Research group leaders
Membrane proteins represent approximately 35% of all the proteins in the genome but their native membrane environment makes them difficult targets to study. Despite their large abundance they are structurally underrepresented and account for less than 0.5% of the solved 3D structures. Over recent years NMR spectroscopy has developed into a powerful technique to study the structure and function of such proteins. One of the distinct advantages of using NMR spectroscopy over other structure determination techniques is its flexibility: the method can report on molecular structure, ligand binding, conformational changes and dynamical processes that can take place on a wide range of timescales.
Our group is interested in the study of 7-helical membrane proteins such as microbial rhodopsin and the large family of eukaryotic G protein-coupled receptors (GPCRs). Hundreds of GPCRs are involved in signal transduction across the plasma membrane, where they regulate a wide range of physiological processes. As only limited structural information is available, it is still unclear how these proteins work. NMR spectroscopy is one of our main tools to study such systems. The substantial size of these proteins requires some method development and recently we have pioneered the structure determination of a microbial seven-helical protein by NMR.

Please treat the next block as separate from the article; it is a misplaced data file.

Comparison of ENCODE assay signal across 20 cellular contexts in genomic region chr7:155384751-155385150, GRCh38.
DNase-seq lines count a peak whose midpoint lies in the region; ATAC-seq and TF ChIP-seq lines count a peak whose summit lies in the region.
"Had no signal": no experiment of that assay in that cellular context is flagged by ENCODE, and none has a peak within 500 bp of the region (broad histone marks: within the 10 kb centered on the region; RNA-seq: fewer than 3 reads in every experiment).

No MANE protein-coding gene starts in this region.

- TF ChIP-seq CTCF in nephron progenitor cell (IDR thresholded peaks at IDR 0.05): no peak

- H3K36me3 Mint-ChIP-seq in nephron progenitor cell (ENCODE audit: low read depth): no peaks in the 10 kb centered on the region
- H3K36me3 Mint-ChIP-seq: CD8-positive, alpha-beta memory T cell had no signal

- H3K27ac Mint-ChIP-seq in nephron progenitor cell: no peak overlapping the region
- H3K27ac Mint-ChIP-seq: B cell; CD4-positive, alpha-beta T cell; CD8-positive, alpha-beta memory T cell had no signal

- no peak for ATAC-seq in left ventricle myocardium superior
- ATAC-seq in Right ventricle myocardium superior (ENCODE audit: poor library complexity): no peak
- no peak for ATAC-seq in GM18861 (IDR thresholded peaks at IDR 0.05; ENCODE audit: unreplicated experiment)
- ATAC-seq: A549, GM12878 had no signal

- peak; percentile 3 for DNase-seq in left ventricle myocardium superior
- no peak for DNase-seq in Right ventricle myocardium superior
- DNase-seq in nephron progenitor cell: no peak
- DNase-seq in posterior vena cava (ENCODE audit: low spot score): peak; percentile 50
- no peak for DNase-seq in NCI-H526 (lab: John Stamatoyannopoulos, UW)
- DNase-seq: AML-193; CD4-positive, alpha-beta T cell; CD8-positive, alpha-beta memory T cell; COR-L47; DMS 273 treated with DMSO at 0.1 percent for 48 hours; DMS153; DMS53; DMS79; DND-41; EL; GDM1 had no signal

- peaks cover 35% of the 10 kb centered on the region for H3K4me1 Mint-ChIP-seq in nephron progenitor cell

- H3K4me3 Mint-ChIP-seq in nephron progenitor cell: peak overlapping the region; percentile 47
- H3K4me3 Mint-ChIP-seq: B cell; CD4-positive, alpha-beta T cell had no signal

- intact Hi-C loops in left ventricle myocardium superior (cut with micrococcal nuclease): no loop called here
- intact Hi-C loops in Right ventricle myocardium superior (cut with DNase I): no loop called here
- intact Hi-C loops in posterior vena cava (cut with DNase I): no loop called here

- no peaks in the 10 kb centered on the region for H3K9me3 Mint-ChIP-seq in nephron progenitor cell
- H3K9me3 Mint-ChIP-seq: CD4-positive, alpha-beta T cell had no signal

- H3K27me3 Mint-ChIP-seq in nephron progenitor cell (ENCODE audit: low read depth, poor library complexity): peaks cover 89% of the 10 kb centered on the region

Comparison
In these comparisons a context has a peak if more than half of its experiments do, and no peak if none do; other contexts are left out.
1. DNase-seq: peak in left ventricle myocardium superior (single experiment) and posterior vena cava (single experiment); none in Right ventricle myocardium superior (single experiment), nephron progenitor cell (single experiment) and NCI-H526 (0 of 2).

Mark Bostock, Leo Cheung, Duncan Crick, Antoine Gautier, Leena Makani, Rowina Westermeier, Yvonne Yu
1. Gautier, A., Kirkpatrick, J.P. and Nietlispach, D. (2008) Solution-state NMR spectroscopy of a seven-helix transmembrane protein receptor: Backbone assignment, secondary structure, and dynamics. Angew. Chem.-Int. Edit. 47, 7297-7300.
2. Gautier, A., Mott, H.R., Bostock, M.J., Kirkpatrick, J.P. and Nietlispach, D. (2010) Structure determination of the seven-helix transmembrane receptor sensory rhodopsin II by solution NMR spectroscopy. Nat. Struct. Mol. Biol. 17, 768-774.
3. Holland, D.J., Bostock, M.J., Gladden, L.F. and Nietlispach, D. (2011) Fast Multidimensional NMR Spectroscopy Using Compressed Sensing. Angew. Chem.-Int. Edit. 50, 6548-6551.